Contact US

Log In

Come Join Us!

Are you an
Engineering professional?
Join Eng-Tips Forums!
  • Talk With Other Members
  • Be Notified Of Responses
    To Your Posts
  • Keyword Search
  • One-Click Access To Your
    Favorite Forums
  • Automated Signatures
    On Your Posts
  • Best Of All, It's Free!

*Eng-Tips's functionality depends on members receiving e-mail. By joining you are opting in to receive e-mail.

Posting Guidelines

Promoting, selling, recruiting, coursework and thesis posting is forbidden.

Students Click Here

Seepage around pipe piles in embankments

Seepage around pipe piles in embankments

Seepage around pipe piles in embankments

How do you consider the effect of seepage on the stability of the embankment if you have pipe piles peneterating
an embankment? We have an ebmankment nearby a river with piles penetrating the embankment and socketed in rock.
We have two cases, rapid drawdon and flood. I understand that when seepage occurs around the pipe piles, the
pile skin friction will be reduced.

I am wondering how to model the seepage around the piles in programs such as SEEP/W or hand calculation? Do we consider the pile width as the full blanket width? Do we assume that the pile will act as a vertical drainage blanket?

Any references, books, or articles dealing with seepage around pipe piles in embankments?


RE: Seepage around pipe piles in embankments

I am trying to understand how the piles will have any appreciable effect on the phreatic surface. Are these vertical piles? I am assuming that the piles were installed through the completed embankment. There may be some disturbance of the embankment soils that was caused by installing the piles. This would depend to a great degree on how they were installed. If they have loosened the embankment soils, perhaps it allows increased flow through that area. If they were driven piles, perhaps they have not done that. Not sure how the pile would act like a chimney drain unless you are assuming that either they are perforated pipes or there is unconsolidated material or granular material around the pipe which allows water to flow. A sketch might be useful...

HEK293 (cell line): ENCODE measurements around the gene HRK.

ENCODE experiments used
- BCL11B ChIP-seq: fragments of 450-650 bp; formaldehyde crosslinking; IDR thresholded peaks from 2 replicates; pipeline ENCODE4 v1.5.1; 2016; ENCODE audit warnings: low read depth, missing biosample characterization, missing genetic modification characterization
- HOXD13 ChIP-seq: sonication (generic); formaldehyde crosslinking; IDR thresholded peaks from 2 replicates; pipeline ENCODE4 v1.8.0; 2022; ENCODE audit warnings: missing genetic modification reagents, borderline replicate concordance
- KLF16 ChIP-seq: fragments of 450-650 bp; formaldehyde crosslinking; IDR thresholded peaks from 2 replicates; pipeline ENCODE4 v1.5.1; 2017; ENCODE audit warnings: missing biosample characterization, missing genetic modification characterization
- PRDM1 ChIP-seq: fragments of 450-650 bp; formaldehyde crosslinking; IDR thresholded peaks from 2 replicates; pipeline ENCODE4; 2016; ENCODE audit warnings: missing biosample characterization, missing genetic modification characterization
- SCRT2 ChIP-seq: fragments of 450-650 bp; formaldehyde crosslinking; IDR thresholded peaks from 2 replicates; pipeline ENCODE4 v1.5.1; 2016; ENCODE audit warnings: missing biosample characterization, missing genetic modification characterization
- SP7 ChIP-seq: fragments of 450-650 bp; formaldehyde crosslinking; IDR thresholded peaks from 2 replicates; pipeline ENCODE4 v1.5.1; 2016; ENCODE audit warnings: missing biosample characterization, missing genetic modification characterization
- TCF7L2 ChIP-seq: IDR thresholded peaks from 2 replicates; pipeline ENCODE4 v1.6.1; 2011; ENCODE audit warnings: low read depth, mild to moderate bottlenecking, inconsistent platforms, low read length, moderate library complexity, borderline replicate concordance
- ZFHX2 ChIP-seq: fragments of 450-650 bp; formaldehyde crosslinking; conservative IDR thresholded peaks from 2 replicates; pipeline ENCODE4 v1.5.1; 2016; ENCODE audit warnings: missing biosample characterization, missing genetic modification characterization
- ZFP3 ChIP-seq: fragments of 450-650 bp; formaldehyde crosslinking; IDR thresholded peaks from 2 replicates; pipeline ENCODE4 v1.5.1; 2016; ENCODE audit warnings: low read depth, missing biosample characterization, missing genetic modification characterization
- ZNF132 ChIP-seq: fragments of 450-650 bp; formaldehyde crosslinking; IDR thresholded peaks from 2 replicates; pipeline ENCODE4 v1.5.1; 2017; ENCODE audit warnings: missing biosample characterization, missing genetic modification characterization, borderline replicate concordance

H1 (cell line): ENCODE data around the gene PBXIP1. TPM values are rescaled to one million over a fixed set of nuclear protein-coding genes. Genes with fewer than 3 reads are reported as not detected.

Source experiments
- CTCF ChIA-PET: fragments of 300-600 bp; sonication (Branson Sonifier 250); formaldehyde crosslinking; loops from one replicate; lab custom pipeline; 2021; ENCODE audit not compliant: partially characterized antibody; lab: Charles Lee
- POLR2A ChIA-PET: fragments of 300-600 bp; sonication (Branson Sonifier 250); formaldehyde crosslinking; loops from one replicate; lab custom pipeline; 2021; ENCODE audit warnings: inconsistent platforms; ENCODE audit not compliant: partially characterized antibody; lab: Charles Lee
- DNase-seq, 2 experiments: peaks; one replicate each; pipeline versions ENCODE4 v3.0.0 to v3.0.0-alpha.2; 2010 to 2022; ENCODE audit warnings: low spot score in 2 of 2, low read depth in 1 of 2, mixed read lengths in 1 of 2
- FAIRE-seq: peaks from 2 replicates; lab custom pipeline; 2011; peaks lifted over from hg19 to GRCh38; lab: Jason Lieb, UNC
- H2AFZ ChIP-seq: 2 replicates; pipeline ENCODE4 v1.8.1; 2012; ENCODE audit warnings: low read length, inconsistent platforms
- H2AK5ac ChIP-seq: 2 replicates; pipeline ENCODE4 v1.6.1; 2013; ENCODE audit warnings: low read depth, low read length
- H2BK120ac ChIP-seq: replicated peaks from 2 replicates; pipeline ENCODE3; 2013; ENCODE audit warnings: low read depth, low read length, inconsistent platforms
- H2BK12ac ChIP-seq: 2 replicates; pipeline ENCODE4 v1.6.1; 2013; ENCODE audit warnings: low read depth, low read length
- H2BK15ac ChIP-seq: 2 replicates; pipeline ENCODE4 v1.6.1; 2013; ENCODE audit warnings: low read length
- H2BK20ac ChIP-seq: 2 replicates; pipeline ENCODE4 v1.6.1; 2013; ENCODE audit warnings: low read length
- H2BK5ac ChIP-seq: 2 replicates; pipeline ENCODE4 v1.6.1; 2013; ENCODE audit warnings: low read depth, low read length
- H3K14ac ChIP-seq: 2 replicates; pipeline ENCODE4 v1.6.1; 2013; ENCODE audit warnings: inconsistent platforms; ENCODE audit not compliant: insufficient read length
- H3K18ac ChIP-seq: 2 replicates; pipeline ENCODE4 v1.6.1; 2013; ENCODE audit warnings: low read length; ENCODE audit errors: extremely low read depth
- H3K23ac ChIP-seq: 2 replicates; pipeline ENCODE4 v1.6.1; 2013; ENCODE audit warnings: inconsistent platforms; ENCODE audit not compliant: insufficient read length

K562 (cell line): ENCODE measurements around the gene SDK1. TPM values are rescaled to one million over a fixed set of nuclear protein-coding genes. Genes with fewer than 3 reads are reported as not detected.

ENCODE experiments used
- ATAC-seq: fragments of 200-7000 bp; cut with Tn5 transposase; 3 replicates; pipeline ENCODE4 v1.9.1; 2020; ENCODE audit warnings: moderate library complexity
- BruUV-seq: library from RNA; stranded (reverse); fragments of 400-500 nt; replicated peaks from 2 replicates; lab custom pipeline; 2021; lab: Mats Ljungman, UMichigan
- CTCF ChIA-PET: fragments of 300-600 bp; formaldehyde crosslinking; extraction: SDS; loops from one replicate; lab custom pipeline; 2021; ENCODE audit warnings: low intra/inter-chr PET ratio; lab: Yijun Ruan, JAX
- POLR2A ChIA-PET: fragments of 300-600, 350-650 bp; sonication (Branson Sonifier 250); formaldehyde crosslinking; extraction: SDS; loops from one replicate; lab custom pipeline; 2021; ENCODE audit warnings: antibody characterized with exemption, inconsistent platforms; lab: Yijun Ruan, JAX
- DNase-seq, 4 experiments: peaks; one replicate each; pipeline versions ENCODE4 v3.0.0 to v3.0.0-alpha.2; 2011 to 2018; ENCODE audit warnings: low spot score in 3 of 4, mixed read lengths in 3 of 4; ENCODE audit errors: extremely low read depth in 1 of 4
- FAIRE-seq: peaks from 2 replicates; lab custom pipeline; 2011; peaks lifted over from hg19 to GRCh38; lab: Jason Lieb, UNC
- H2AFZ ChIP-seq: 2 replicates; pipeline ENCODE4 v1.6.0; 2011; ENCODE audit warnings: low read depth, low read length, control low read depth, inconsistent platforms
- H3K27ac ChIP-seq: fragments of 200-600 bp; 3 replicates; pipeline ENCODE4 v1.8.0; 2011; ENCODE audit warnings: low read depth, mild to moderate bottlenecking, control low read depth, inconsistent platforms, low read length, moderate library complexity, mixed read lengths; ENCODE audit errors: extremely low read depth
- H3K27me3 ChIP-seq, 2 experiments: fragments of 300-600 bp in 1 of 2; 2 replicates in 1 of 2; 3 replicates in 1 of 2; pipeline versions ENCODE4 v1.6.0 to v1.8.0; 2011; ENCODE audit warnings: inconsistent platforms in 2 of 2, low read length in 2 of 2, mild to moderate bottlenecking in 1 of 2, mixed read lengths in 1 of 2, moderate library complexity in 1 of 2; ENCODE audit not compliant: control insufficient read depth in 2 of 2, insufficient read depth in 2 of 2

RE: Seepage around pipe piles in embankments

These are vertical piles. The idea is that penetrating the permeable layer by many piles will create a seepage path that will affect the integrity of the levee by introducing seepage problems.  

RE: Seepage around pipe piles in embankments

In a levee or dam, penetrations are always to be avoided whenever possible, because they cause discontinuities in the embankment where internal erosion (piping) is more likely to initiate.  That's your concern, right?  Not slope instability.

The seepage analysis around the piles is 3D, not really possible with Seep/w.  Probably much easier to design remedial measures, such as a weighted filter on the land side of the levee, if that's where the piles are.  Post a sketch?

Seep/w and flow nets are continuum models, whereas internal erosion is more likely to initiate at discontinuities.  Keep that in mind while analyzing.